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Making Meaning of 'The Empty Year'

The Weekly Dispatch
This newsletter is about the role of higher ed in society. Each week, we highlight how college is (or is not) working for citizens and communities. It goes out most Friday mornings — If someone forwarded this to you, you can sign up for your own copy here.

Now What?
Water tanks at the U. of California at Santa Cruz. (Photo by Irene Reti)
Water tanks at the U. of California at Santa Cruz. (Photo by Irene Reti)
What do we make of a year like 2020?
It’s all so close and raw and personal, it’s kind of hard to know where to begin. In Santa Cruz, oral historians are starting by documenting first-hand accounts of 22 students and staff at the University of California there.
Their project, “The Empty Year,” reflects the individuality of experience in a college community weathering a year-long series of crises — the pandemic and renewed fights for racial justice as well as local labor strife and widespread wildfires that came, at one point, within a mile of UC Santa Cruz itself. 
There are stories of a home destroyed by fire and the haunting image of embers suspended in the air. About missing dancing and losing a sense of choreography in life. About transferring across the country in the middle of a pandemic and reveling in the beach and fresh air at a new home.
But much of what the historians focus on is how all of these stories together begin to answer questions about an entire university community — how 2020 has changed it and how the year redefined the whole notion of what, and where, community even is. 
“Twenty-two individual interviews may not be huge by oral history collections standards, but even our small composite spanned and connected disparate counties and communities, coasts and countries, illustrating, once again, the paradoxical interconnectedness of this time,” the project’s authors wrote. 
“These stories travel from Santa Cruz to San Diego, the Chesapeake to Manhattan, and the U.S. to Mexico to Pakistan to Japan. Along the way, they collectively address a question that may seem strange at first: our project wasn’t just asking how is the UCSC community (e.g. what have our experiences been), but where is the UCSC community, and what is the UCSC community? Where are its boundaries? What does it stand for once it becomes a remote concept?”
Nick Ibarra, who works with us at our partner Lookout Santa Cruz, recently talked with the project’s authors — Irene Reti, who directs UCSC’s Regional History Project, and Cameron Vanderscoff, an oral historian based in New York and a UCSC alum.
He asked them to explain the meaning of their project’s title:
“Empty can mean negative, it can mean hollow, it can mean you’re devoid of something, you’ve lost something,” Vanderscoff said. “But it can also be something that’s waiting to be filled with meaning. That seemed to fit 2020.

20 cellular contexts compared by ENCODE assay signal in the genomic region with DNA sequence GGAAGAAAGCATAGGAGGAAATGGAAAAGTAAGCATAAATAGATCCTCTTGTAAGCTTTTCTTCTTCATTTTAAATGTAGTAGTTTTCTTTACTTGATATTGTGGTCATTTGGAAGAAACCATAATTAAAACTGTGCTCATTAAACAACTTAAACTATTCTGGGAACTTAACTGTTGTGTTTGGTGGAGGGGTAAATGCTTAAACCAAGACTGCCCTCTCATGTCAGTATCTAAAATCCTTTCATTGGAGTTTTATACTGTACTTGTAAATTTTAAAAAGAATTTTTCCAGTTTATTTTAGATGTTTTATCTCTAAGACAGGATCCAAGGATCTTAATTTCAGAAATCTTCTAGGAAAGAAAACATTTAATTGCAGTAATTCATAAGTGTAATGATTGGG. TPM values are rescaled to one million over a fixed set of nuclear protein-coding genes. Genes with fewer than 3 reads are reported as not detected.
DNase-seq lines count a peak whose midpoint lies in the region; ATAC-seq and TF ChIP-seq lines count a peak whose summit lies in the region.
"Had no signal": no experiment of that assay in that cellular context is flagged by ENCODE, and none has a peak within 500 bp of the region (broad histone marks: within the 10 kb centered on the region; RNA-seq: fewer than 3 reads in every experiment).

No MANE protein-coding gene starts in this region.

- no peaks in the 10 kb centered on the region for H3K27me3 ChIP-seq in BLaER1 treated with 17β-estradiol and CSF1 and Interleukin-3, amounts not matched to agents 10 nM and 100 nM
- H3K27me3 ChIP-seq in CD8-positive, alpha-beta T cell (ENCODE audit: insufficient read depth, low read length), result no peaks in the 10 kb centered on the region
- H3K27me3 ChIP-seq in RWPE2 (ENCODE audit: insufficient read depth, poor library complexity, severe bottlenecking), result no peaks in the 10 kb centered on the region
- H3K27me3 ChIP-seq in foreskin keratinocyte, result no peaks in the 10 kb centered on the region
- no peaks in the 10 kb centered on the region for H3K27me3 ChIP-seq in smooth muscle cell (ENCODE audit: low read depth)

“It was a title that didn’t downplay the heaviness of the year, and the darkness of the year and the challenge of the year for many, but also didn’t leave it in that place and asked, what kind of meaning do we as a community now want to put there?”
Hidden Debts
Public Colleges Shock Students by Sending Them to Costly Debt Collection Agencies
Public colleges in every state except Louisiana use private debt collection agencies to retrieve overdue bills for tuition.
 
We’ve written before about “stranded credits” — the way unpaid bills can keep people from getting their transcripts
This week, the Hechinger Report digs into another aspect of that story: public colleges using for-profit debt collectors to retrieve that money, adding 30 to 40 percent to the bill in the process. The story, by Meredith Kolodner, is the latest in a series Hechinger has done called the Hidden Debt Trap, looking at all the different types of student debt we rarely talk about. She found that public colleges have sent hundreds of thousands of students to private debt collectors, totaling more than $500 million.
  • Missouri State University sends about 1,100 students to debt collection agencies each year.
  • Florida allows private debt collectors to add 20 to 25 percent to the original bill.
  • In California, debt collectors for the community colleges are allowed to add 39 percent.
  • At some Kentucky colleges, unpaid bills can grow by 40 percent.
Across the country, many colleges do more than just send these bills to collections. They also withhold transcripts or keep students from re-enrolling until the balance is paid off.
With this issue getting more attention, will more states follow California’s lead? State law there now prohibits colleges from withholding transcripts as a way to collect unpaid bills.
The Powers of Collaboration
Sara will be speaking next week at the annual conference of the Institute for Nonprofit News about how new models like Open Campus enrich journalism and expand revenue by putting collaboration at the center.
Among the other participants in the virtual session are our partners at Mississippi Today and Chalkbeat. Join us for the conversation on Thursday, June 10, at 2 p.m. Eastern time.
It’s free to attend, thanks to some of INN’s sponsors. Sign up here and check out the full program for the two-day event: INN Days: Accelerating the future of news.
Elsewhere on Open Campus
In Colorado, a new program will connect students with resources such as public benefits, food, clothing, and academic advising. (Photo: Metropolitan State University of Denver)
In Colorado, a new program will connect students with resources such as public benefits, food, clothing, and academic advising. (Photo: Metropolitan State University of Denver)
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